Trump's Lesson for Sponsors


In my recent book "The Good Sponsor" I listed 10 major attributes needed to be a good project sponsor. The three most important were inspiration, perspiration, and imagination. Donald Trump’s adult and business life began as a project sponsor. Trump was a project sponsor whether he was building low-cost homes, condos in the Midwest, gaming casinos, or giant high-rise towers in midtown Manhattan. Trump often claims his projects come in OnTime, OnBudget, and OnTarget. This fact may or may not be true, but one thing is true: Most of his projects did get completed and became very valuable. However, the lesson for project sponsors comes from the recent presidential election.

Trump recognized a core group of stakeholders (voters) and inspired them to his cause. He used colorful language and much hyperbole. He gave them examples of how he could make their life better with the tagline “Make America Great Again.” He belittled his foes with rhetoric that was short on substance, but long on shrewdness. He gained great press coverage on his outlandish claims. All this inspired his core group and this group inspired others to join the cause. Each primary victory added to his following. In the end his presidential project was a success. In "The Good Sponsor" book we dedicate a chapter to inspiration and provide tools for you to get better at inspiring your stakeholders and team members.

Trump is a workaholic. He would get up early and be out on the campaign trail. He would stay up in the wee hours of the morning sending out tweets to his stakeholders. In between he would be holding meetings, or opening up a golf course or a new hotel. He would never stop. He really dedicated himself to the project. This was in contrast to Hillary Clinton; it seemed at times she was coasting through the process. It takes hard work to make a project successful. In "The Good Sponsor" we dedicate a chapter to perspiration. On our sponsor resource page there is a tool to estimate your time commitment.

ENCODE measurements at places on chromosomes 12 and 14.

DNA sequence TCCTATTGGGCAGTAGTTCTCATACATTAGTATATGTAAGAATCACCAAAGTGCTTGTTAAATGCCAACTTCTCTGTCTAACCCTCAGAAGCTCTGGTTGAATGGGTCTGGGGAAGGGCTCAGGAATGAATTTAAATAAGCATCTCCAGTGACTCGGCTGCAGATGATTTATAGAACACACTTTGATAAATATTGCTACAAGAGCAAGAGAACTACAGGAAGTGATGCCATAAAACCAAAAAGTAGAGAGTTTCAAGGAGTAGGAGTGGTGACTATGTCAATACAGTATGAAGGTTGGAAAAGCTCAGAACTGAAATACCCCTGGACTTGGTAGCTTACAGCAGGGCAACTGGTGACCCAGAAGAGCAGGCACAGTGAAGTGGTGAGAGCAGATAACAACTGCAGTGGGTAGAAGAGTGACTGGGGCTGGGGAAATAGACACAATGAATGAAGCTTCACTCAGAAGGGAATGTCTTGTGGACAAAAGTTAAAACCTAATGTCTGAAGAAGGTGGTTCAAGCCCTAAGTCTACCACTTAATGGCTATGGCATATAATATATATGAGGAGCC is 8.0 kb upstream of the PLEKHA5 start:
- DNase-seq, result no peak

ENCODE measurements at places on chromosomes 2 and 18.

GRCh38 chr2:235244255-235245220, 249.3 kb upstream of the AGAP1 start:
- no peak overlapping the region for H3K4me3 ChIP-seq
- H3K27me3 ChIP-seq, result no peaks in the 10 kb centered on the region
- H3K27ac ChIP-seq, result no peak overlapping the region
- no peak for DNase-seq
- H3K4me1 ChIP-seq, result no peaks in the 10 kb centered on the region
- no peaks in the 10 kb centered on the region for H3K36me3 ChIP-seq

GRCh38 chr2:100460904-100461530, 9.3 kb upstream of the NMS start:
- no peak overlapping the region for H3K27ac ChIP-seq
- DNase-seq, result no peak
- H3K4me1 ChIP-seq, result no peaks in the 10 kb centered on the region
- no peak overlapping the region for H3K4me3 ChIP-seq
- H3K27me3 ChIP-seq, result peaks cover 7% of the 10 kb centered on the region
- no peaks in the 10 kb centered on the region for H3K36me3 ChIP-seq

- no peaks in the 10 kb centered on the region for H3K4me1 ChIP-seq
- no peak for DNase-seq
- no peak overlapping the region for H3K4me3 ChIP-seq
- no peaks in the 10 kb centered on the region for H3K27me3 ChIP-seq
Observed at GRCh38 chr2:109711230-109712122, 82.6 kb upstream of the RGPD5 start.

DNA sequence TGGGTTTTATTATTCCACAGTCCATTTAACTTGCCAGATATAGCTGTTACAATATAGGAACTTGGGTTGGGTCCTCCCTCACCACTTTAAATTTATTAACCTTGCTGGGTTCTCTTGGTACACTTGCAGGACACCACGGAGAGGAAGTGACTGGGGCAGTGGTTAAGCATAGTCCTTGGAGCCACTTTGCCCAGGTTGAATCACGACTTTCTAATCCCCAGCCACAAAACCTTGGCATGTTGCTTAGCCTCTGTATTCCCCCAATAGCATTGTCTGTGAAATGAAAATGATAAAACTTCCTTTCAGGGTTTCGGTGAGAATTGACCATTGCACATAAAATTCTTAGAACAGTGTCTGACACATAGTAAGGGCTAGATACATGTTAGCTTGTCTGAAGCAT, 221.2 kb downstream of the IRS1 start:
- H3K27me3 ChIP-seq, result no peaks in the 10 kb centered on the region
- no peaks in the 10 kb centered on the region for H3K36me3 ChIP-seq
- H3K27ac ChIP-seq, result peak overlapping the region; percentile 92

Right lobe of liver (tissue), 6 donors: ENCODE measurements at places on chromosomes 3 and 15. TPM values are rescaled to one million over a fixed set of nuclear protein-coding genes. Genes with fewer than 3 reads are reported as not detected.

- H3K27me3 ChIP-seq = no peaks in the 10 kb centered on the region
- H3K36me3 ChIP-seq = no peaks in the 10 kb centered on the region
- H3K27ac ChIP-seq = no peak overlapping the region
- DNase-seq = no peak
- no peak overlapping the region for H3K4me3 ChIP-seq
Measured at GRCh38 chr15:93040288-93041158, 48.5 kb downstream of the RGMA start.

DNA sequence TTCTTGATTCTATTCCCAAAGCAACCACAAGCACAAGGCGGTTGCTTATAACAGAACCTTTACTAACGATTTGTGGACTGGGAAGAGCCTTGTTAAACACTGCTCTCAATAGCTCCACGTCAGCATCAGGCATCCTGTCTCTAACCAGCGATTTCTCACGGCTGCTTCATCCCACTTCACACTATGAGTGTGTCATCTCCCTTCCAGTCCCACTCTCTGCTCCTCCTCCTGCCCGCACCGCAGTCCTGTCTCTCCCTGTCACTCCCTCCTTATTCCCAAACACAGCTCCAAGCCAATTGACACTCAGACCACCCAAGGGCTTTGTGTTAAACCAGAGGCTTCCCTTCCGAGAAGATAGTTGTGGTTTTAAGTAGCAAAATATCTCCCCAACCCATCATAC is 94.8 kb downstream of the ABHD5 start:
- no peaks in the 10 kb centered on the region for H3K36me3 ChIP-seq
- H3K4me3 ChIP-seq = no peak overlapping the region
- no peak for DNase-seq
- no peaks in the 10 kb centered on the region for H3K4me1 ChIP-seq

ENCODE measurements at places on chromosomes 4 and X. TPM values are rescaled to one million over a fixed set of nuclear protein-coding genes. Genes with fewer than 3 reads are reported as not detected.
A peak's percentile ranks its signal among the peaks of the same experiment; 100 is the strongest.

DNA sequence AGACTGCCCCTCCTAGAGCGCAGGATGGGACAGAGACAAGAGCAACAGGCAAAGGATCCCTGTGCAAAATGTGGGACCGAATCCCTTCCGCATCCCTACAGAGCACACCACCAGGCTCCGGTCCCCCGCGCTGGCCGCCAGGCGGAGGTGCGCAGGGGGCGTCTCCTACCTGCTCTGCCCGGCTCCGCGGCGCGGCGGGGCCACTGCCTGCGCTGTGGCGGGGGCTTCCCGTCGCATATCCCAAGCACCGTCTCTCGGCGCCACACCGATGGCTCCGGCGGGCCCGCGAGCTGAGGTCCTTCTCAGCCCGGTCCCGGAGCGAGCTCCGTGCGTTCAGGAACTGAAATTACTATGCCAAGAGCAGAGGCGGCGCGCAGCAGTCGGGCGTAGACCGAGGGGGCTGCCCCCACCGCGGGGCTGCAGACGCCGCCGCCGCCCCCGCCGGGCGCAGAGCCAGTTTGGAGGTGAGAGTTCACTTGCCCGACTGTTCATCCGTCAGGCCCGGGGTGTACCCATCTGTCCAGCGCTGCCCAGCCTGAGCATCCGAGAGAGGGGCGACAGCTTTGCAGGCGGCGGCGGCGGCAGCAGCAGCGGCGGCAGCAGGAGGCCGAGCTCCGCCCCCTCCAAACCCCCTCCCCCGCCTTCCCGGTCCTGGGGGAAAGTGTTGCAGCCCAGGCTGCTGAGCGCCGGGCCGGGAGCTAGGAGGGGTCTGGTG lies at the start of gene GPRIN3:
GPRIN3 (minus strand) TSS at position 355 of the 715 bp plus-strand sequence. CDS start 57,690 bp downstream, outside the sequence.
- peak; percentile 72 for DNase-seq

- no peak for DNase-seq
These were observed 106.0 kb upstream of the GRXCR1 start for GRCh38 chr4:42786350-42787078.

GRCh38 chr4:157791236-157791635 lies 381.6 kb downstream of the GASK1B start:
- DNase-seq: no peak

However, in my mind Trump’s strongest skill was his imagination. He would constantly imagine things that were just not true in reality and convince his stakeholders to imagine along with him. In contrast, imagination was Hillary’s greatest weakness. Her messages were both stale and flat. Let’s face it, a project sponsor without imagination is like a bicycle without wheels. It is just not going to take you where you aim it. A sponsor with imagination will take you anywhere and everywhere. In "The Good Sponsor" book we dedicate a chapter to imagination and provide tools for you to get better at imagining how you can make life better for your organization.

Let me state that I am not a fan or supporter of Donald Trump and I was very disappointed in the outcome of the election. I am a fan of good sponsorship and Donald Trump is not just a good sponsor but a great one.

You can get my  "The Good Sponsor" book on LuLu. Another book you might find valuable is my “Dead Presidents’ Guide to Project Management,” also on LuLu.


  |     |     |     |     |  

Subject Matter

Executive Sponsor

About the Author:


Jim Johnson

Jim Johnson is a professor at the Antwerp Management School and the founder and chairman of The Standish Group. He has been professionally involved in the computer industry for over 40 years and has a long list of published books, papers, articles and speeches. He has a combination of technical, marketing, and research achievements focused on mission-critical applications and technology. He is best known for his research on project performance and early recognizing technology trends. Jim is a pioneer of modern research techniques and continues to advance in the research industry through case-based analytical technology.

The Standish Group
Jim JohnsonJim
Jim CrearJim
David JohnsonDavid
Hans MulderHans
Lee GesmerLee

The Standish Group News

The Standish Group Events


CHAOS Tuesday Podcast

The Dezider